Why 100% EV Mobility Is Still A Far Fetched Dream In Indian Context?

Just imagine, you are in an Indian market to buy a scooter and you have the option of buying either –

  • Ather 450 Electric :  for Rs 1.24L or a regular
  • Honda Activa 5G : for Rs 75000/-

So which scooter will you buy?

The Ather 450 with a realistic around 100kms range or a market leading highly reliable petrol scooter at much less price and unlimited range.

There are no prizes for guessing which type of car or scooter a customer will buy.

Even if we consider vehicles with good range and performance, these are out of reach of any average customer.

  • How many Hyundai Kona with 452 Kms range, have been sold in India at a price tag of Rs 28L, only 120 units in July 2019.
  • The much expensive Toyota Fortuner sold 1187 units in the same period.

This is the ground reality. Electric vehicles are expensive to manufacture and do not have the same performance to price ratio as of IC engine vehicles under present technological scenario.

The EV mobility at present faces many challenges like-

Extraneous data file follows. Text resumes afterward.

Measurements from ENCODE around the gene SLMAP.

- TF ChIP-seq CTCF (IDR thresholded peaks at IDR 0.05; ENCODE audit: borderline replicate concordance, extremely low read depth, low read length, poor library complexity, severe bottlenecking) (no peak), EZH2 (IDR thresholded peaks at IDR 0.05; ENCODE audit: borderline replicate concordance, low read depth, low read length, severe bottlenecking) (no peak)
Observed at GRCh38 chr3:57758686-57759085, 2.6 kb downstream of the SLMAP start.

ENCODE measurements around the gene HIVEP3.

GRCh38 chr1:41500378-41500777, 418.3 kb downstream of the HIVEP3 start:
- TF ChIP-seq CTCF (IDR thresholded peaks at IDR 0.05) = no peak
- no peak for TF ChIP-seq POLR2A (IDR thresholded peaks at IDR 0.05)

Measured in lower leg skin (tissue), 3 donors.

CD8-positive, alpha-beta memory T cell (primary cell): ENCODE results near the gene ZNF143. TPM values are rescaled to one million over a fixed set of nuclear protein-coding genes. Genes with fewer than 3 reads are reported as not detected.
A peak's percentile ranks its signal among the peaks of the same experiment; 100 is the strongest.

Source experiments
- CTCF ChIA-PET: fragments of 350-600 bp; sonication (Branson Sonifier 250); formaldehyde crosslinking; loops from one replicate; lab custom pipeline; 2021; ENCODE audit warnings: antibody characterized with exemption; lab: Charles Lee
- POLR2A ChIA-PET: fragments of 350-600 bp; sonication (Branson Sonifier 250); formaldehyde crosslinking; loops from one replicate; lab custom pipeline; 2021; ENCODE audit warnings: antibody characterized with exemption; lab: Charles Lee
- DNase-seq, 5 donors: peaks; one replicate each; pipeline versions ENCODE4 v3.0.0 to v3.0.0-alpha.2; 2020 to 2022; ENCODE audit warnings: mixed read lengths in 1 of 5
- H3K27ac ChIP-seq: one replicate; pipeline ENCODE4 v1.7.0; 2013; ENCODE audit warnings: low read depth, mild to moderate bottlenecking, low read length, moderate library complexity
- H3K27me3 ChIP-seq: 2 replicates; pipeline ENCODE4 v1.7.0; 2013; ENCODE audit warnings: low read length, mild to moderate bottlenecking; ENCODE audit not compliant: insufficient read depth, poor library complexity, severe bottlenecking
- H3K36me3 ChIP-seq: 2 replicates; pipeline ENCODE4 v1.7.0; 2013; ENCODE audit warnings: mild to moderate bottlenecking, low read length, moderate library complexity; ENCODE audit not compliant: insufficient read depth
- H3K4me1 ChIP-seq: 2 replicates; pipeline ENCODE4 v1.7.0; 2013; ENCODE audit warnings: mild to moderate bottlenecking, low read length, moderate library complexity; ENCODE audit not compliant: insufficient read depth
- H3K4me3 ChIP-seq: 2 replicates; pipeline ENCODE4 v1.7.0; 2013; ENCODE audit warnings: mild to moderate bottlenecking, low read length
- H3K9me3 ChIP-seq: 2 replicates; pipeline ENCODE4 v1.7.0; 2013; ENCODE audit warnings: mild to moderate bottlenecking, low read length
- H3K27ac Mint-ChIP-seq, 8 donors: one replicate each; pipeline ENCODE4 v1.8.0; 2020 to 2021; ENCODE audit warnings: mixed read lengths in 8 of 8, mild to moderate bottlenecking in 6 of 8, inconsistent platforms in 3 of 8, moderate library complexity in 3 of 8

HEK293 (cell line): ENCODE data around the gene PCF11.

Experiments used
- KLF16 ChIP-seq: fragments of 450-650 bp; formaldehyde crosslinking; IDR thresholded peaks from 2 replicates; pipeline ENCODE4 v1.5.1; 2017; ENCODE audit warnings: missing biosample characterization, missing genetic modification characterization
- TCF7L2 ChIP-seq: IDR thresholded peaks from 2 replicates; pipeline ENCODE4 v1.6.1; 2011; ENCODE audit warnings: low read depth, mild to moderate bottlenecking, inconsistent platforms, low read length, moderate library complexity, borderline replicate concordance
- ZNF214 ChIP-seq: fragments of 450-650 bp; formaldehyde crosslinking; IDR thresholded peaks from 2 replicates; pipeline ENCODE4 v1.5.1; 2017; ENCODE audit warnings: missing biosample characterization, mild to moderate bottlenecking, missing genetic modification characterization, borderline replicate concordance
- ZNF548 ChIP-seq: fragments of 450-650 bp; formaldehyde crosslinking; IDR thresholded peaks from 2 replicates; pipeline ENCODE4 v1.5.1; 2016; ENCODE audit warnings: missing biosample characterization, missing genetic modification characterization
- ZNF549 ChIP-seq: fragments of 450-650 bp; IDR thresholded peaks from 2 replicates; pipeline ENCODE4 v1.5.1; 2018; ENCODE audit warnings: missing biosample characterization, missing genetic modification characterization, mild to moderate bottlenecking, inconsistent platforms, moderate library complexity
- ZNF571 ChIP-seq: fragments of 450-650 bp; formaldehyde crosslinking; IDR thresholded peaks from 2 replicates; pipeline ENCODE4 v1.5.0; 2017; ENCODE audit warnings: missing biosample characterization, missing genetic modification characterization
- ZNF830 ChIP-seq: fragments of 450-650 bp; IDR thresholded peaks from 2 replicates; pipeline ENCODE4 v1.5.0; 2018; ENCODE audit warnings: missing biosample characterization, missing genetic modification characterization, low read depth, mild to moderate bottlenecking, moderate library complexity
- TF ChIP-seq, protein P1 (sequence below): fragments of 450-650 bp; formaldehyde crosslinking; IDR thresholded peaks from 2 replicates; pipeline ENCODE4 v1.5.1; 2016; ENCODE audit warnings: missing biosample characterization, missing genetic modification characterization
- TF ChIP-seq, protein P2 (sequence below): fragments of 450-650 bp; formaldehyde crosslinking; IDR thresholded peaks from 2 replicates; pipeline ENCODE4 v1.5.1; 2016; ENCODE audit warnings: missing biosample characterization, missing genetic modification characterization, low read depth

• batteries having comparatively low energy density
  • serious bottlenecks in production with scarcity of raw materials like cobalt around the world.
  • considerable lack of charging infrastructure let alone quick charging ones.

Batteries form a major factor in vehicle pricing. An average lithium ion battery pack can cost up to 50 percent of the total cost of the car.

After a sharp criticism of governments Electric Vehicle Policy, both by industry and media the aim for achieving EV mobility has been revised. 

Government finally woke up and has set a realistic goal of 30% electric vehicles by 2030 from existing 100% target.

And it is not that the government officials are oblivious of the shortcomings, when given fully electric official vehicle, even they refused to use the same cars they are expecting the general public to buy.

Reference- Money Control, Financial Express, Love Singh on Quora